When Video Games Become the Sophisticated Texts of Higher Learning

We can learn a lot about each other and the rules we live by through how we play them

Written by Brennan Black, BA’18

A college dropout named Mae returns to her hometown, which is dealing with economic stagnation from the decline of its mining industry, and she discovers that one of her oldest friends has gone missing.

Sounds like an interesting premise to a novel, right? In fact, this is the story setup for the 2017 video game, Night in the Woods, developed by Infinite Fall and Secret Lab.

The game is one of many on the syllabus of “Queer Theory and Video Games,” taught by Dr. Derritt Mason, PhD., and offered through the Department of English at the University of Calgary.

“I want students to take away the incredibly rich stories that video games can tell,” says Mason.

Like novels, video games can tell stories at the level of plot and character, but they also tell a story through the gameplay and the rules set up for the player.

“It’s really challenging to interpret and think critically about video games, so I want students to think about video games as really sophisticated texts,” explains Mason.

It’s an approach to study Mason was introduced to when news broke in late 2017 that the first queer video game, 1989’s Caper in the Castro, thought to be long lost, was rediscovered and put back online by the LGBTQ Game Archive.

“Queer theory has been around for decades. The medium of video games is an exciting and fresh way to engage with it,” says Mason.

During the course, students spend half of their class time in lecture and the other half in game labs, where a student will host a game stream while others observe and participate by engaging in the stream chat.

“I’m trying to foster communities of play in the class,” says Mason. “Students can get together, watch each other play, comment on each other’s play, and reflect on how someone else’s gameplay is different or similar to their own.”

Two people playing a game could have completely different play experiences. They could find different plot points or meet different characters. By observing that play, students may see parts of the game that they personally hadn’t seen before.

Play the Games

Adventure, exploration and even a fox trying to figure out the source of an eternal blizzard. Here are a few of the video games university students are learning with.

Night in the Woods
Developed by Infinite Fall and Secret Lab

Queers in Love at the End of the World
Developed by Anna Anthropy

Never Alone
Developed by Upper One Games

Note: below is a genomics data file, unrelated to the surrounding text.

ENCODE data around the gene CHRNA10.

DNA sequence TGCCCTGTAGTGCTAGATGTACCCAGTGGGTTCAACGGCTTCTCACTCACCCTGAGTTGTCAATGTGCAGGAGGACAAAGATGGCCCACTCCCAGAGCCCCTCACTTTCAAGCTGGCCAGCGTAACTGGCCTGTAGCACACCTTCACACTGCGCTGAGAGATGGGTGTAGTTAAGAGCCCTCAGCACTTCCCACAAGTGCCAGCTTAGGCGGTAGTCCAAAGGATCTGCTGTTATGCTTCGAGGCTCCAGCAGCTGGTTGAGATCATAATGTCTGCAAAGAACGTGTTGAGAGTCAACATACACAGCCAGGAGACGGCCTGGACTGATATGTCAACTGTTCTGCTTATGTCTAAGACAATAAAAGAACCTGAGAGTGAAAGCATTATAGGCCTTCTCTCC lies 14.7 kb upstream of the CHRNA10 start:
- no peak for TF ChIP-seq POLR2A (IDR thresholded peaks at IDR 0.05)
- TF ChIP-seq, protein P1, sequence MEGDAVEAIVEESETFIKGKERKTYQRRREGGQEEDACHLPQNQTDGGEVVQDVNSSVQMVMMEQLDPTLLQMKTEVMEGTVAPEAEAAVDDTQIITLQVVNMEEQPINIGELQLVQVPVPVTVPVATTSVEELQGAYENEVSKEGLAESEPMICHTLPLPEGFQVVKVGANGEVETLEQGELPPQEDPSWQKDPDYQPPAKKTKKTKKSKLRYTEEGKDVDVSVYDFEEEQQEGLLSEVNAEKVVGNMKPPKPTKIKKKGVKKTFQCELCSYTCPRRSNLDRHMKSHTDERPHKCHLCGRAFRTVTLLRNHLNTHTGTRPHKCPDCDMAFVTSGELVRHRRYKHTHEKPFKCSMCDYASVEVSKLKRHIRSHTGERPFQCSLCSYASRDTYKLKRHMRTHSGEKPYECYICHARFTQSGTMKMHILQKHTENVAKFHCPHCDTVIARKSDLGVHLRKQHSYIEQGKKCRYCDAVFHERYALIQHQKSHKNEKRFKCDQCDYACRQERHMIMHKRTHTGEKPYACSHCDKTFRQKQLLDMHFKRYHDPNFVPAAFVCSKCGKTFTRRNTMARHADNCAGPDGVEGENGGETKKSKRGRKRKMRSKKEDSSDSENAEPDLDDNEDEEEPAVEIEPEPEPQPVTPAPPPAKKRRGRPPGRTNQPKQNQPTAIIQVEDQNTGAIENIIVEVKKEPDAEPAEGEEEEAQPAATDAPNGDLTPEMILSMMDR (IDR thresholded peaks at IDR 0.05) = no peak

Gone Home
Developed by The Fullbright Company

At the same time, students explore the links that exist between video games and queer theory. Queer theory encourages people to challenge the systems of power related to sexuality and gender that underwrite our day-to-day lives. In particular, the theory pushes back on heteronormativity — the idea that your sex assigned at birth determines your gender — which determines the object of your sexual desire.

“Queer theory wants to upend all of that and say there is no natural relationship between sex assigned at birth, gender and desire,” says Mason.

When applied to video games, queer theory can challenge common conceptions of what a game is and what play looks like, which is why this course is so effective. In queer game studies, stereotypical play objectives, like accruing power and levelling up, are rejected for a different style of gameplay.

“What about a game that doesn’t use power in the same way?” says Mason. “What about a game that might take away your power or your agency? How can those systems that are set up in games to determine a certain type of gameplay be challenged or problematized?”

In Night in the Woods, there is no levelling up and the player is given very limited choices in some circumstances.

“The gameplay is designed to limit the player’s choice, just as Mae’s choices as a queer person in a working-class town would be limited in the ways she can engage with the world around her,” explains Mason.

Beyond engaging critically with the complicated texts that are video games, Mason hopes students, through queer theory, begin to question what counts as a game, what counts as gameplay, and how to play games where you can’t win because the game won’t let you.

“Just as we use queer theory to question the way we interact and present ourselves on a daily basis, I want the queer dimension of the class to give students the tools to think about video games in the same way,” Mason says.

Queer representation in young adult media is growing fast. Dr. Derritt Mason’s book, Queer Anxieties of Young Adult Literature and Culture (University Press of Mississippi, 2021), looks at the good, bad and blurry affects of that explosion of representation across books, video games and television shows.


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